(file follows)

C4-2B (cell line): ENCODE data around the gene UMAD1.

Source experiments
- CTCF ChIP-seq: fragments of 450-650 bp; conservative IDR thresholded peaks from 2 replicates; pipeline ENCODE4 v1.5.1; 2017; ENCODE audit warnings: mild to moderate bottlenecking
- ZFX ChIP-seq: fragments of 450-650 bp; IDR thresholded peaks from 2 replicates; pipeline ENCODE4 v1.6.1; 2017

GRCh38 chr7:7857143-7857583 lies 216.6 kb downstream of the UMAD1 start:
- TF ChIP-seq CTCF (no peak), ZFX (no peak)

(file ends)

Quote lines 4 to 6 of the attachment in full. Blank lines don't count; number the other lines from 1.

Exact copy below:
- ZFX ChIP-seq: fragments of 450-650 bp; IDR thresholded peaks from 2 replicates; pipeline ENCODE4 v1.6.1; 2017

GRCh38 chr7:7857143-7857583 lies 216.6 kb downstream of the UMAD1 start:
- TF ChIP-seq CTCF (no peak), ZFX (no peak)